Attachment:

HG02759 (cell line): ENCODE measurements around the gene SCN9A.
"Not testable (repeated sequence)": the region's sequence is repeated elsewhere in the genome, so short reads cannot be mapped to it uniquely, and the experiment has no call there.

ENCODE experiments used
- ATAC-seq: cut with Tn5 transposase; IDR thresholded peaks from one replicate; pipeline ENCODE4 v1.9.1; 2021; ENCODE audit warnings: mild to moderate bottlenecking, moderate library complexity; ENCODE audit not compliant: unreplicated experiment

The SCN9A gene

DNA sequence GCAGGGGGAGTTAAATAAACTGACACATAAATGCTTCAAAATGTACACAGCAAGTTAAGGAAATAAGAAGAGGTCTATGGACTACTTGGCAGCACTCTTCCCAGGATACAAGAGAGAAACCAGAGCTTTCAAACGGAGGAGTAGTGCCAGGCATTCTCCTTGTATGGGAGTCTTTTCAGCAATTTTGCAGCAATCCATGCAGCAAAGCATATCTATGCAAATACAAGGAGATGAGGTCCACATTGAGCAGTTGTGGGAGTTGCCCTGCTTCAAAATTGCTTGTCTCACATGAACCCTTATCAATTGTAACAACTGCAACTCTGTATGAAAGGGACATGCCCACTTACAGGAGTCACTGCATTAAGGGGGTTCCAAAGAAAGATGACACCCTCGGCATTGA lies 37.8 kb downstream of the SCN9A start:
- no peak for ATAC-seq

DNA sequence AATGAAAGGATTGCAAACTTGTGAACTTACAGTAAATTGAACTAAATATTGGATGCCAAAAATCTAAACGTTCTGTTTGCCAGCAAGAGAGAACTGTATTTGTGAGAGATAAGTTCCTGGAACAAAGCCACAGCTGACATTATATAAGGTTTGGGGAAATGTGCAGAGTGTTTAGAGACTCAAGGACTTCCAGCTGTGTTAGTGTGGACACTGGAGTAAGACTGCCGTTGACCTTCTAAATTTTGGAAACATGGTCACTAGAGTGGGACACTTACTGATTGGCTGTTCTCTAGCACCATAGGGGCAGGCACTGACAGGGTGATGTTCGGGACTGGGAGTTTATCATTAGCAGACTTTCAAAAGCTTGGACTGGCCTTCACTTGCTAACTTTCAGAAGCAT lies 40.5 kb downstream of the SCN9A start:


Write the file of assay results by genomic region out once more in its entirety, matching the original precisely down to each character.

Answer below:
HG02759 (cell line): ENCODE measurements around the gene SCN9A.
"Not testable (repeated sequence)": the region's sequence is repeated elsewhere in the genome, so short reads cannot be mapped to it uniquely, and the experiment has no call there.

ENCODE experiments used
- ATAC-seq: cut with Tn5 transposase; IDR thresholded peaks from one replicate; pipeline ENCODE4 v1.9.1; 2021; ENCODE audit warnings: mild to moderate bottlenecking, moderate library complexity; ENCODE audit not compliant: unreplicated experiment

The SCN9A gene

DNA sequence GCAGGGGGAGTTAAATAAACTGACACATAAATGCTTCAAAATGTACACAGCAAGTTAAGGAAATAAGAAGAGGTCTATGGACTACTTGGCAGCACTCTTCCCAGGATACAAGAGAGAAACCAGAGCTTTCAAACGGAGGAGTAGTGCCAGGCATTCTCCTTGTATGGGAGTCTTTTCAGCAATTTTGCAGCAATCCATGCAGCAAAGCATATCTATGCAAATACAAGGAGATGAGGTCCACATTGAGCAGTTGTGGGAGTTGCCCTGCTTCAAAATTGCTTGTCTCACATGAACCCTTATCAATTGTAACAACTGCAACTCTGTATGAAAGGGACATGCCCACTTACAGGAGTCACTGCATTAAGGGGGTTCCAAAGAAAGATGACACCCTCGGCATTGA lies 37.8 kb downstream of the SCN9A start:
- no peak for ATAC-seq

DNA sequence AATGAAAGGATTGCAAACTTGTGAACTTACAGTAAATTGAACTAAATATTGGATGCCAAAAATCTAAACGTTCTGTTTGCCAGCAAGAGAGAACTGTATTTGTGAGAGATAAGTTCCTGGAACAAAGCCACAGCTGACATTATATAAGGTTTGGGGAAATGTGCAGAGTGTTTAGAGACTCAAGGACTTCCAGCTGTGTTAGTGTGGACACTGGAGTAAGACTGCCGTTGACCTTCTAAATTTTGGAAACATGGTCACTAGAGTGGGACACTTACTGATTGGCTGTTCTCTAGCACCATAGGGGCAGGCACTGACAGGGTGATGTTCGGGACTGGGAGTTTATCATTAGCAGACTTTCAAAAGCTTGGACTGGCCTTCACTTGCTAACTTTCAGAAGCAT lies 40.5 kb downstream of the SCN9A start: